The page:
Ethereum Smart Contracts
There are five smart contracts that make up an Ethereum bridge deployment.
The Proxy contract serves as a dumb storage for holding the addresses of other contracts, specifically the Governance contract, the Vault contract and the current Bridge contract. Once deployed, it is modifiable only by the Governance contract, to update the address for which contract is the current Bridge contract.
The Proxy contract is fixed forever once the bridge has been deployed.
The Bridge contract is the only contract that unprivileged users of the bridge may interact with. It provides methods for transferring ERC20s to Namada (holding them in escrow in the Vault), as well as releasing escrowed ERC20s from the Vault for transfers made from Namada to Ethereum. It holds a whitelist of ERC20s that may cross the bridge, and this whitelist may be updated by the Governance contract.
The Governance contract may "upgrade" the bridge by updating the Proxy contract to point to a new Bridge contract and/or a new Governance contract. It may also withdraw all funds from the Vault to any specified Ethereum address, if a quorum of validators choose to do so.
The wNAM contract is a simple ERC20 token with a fixed supply, which is all minted when the bridge is first deployed. After initial deployment, the entire supply of wNAM belongs to the Vault contract. As NAM is transferred from Namada to Ethereum, wNAM may be released from the Vault by the Bridge.
The wNAM contract is fixed forever once the bridge has been deployed.
The Vault contract holds in escrow any ERC20 tokens that have been sent over the bridge to Namada, as well as a supply of wNAM ERC20s to represent NAM that has been sent from Namada to Ethereum. Funds held by the Vault may only be spendable by the current Bridge contract. When ERC20 tokens are transferred from Ethereum to Namada, they must be deposited to the Vault via the Bridge contract.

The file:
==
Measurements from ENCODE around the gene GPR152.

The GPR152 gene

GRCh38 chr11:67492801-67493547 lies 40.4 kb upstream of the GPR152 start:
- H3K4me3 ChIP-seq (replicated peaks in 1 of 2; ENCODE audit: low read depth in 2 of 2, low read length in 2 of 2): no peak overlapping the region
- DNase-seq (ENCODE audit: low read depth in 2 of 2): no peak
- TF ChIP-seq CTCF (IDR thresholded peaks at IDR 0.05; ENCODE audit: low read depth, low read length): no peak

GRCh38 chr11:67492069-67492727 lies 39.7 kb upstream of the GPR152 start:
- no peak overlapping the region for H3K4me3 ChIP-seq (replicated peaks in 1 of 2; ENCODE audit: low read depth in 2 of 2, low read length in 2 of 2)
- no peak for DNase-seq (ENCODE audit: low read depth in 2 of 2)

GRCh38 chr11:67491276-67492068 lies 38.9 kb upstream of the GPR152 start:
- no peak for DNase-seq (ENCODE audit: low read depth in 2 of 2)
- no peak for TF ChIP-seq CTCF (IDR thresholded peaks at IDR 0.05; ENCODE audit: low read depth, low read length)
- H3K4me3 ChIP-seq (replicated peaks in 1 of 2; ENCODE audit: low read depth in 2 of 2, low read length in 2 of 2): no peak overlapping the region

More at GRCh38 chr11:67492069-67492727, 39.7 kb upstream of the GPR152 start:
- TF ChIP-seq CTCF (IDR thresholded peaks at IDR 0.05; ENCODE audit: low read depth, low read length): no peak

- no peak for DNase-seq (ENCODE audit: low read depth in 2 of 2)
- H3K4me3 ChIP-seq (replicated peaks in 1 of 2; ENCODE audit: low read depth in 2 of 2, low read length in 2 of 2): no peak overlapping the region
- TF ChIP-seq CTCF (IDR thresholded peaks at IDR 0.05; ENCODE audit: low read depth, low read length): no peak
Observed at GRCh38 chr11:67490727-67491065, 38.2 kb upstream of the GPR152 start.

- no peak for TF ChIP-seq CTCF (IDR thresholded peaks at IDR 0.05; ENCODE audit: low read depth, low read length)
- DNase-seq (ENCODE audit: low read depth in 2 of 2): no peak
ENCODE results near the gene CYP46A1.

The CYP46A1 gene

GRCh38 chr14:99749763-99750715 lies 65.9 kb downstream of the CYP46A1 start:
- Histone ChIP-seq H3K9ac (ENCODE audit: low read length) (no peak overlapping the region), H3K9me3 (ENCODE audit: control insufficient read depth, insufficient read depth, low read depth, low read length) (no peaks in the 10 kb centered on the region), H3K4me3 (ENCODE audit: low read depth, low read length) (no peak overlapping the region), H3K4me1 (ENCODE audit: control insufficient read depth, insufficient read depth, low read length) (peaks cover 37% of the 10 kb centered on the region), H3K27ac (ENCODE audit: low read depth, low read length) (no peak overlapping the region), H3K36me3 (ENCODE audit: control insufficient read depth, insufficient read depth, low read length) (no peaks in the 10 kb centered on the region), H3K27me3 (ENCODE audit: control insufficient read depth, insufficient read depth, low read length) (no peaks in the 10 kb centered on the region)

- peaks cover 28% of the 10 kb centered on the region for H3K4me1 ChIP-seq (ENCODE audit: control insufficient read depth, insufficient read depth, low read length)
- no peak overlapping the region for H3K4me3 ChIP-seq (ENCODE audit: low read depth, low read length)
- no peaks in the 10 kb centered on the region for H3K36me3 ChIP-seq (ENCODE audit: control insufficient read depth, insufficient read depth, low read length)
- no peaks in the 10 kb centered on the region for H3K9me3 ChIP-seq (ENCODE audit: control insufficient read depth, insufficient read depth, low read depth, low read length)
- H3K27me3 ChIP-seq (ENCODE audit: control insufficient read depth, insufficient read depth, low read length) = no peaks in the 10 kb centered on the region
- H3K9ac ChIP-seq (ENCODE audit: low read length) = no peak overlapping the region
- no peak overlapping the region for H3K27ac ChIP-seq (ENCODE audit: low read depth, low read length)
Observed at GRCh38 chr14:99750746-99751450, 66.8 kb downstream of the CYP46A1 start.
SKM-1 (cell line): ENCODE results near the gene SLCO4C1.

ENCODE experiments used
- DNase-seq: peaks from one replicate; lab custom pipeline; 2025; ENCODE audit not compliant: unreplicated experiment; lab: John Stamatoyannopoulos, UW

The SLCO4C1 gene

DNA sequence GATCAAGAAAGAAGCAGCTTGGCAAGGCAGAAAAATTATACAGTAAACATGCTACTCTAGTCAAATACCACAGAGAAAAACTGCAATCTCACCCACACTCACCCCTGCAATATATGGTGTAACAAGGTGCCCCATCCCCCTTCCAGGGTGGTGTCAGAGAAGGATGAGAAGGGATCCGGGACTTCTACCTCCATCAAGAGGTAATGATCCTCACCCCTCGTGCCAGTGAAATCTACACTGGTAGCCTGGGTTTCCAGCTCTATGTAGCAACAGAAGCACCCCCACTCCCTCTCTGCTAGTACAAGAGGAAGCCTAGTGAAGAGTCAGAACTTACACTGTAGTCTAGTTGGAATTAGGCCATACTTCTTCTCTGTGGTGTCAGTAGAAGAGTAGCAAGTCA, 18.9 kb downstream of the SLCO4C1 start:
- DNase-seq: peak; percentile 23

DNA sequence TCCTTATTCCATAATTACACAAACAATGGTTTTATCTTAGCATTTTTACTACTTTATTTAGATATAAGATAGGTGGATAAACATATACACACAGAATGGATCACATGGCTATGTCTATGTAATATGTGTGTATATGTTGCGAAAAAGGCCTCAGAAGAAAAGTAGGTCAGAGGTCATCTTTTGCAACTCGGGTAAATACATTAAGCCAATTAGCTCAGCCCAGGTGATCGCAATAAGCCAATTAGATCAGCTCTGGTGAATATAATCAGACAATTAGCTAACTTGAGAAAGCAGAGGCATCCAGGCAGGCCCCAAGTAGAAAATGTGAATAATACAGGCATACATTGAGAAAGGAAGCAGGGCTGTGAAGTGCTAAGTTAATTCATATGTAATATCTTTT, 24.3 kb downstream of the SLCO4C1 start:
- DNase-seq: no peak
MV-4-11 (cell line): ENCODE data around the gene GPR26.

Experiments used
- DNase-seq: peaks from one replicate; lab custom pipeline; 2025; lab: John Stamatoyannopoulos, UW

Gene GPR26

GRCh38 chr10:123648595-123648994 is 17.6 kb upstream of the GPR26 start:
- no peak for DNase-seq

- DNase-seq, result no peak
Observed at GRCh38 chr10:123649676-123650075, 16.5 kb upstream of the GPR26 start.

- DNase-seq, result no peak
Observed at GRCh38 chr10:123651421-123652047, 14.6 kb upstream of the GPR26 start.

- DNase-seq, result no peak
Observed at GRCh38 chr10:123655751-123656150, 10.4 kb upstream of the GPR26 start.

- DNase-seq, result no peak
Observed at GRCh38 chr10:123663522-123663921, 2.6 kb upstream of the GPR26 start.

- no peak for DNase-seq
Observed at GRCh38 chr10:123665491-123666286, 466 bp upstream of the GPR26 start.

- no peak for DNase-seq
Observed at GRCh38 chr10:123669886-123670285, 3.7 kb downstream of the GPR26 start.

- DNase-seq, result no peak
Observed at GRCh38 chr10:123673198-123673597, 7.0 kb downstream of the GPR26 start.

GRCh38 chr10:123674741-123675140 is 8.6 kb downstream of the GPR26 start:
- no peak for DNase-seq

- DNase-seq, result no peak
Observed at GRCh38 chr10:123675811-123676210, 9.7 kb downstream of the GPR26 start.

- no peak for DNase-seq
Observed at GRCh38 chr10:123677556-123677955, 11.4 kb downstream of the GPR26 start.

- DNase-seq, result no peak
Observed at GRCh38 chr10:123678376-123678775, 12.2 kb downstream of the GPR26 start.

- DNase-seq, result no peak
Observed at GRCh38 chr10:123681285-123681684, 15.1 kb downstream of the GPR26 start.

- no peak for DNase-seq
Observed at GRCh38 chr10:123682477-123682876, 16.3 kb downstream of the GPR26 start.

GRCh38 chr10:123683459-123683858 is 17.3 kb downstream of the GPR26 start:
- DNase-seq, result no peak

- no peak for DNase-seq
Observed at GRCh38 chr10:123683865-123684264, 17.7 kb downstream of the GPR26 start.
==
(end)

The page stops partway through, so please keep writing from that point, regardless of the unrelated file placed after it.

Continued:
The Vault contract is fixed forever once the bridge has been deployed.
When an account on Namada becomes a validator, they must provide two Ethereum secp256k1 keys:
- the bridge key - a hot key for normal operations
- the governance key - a cold key for exceptional operations, like emergency withdrawal from the bridge
These keys are used to control the bridge smart contracts, via signing of messages. Validators should be challenged periodically to prove they still retain knowledge of their governance key, which is not regularly used.
The contracts should be deployable by anyone to any EVM chain using an automated script. The following configuration should be agreed up front by Namada governance before deployment:
- details of the initial active validator set that will control the bridge -
specifically, for each validator:
- their hot Ethereum address
- their cold Ethereum address
- their voting power on Namada for the epoch when the bridge will launch
- the total supply of the wNAM ERC20 token, which will represent Namada-native NAM on the EVM chain
- an initial whitelist of ERC20 tokens that may cross the bridge from Ethereum
to Namada - specifically, for each whitelisted ERC20:
- the Ethereum address of the ERC20 contract
- a cap on the total amount that may cross the bridge, in units of ERC20
After a deployment has finished successfully, the deployer must not have any privileged control of any of the contracts deployed. Any privileged actions must only be possible via a message signed by a validator set that the smart contracts are storing details of.
From Ethereum to Namada
A Namada chain's validators are configured to listen to events emitted by the
smart contracts pointed to by the Proxy contract. The address of the Proxy
contract is set in a governance parameter in Namada storage. Namada validators
treat emitted events as authoritative and take action on them. Namada also knows
the address of the wNAM ERC20 contract via a governance parameter, and treats
transfers of this ERC20 to Namada as an indication to release native NAM from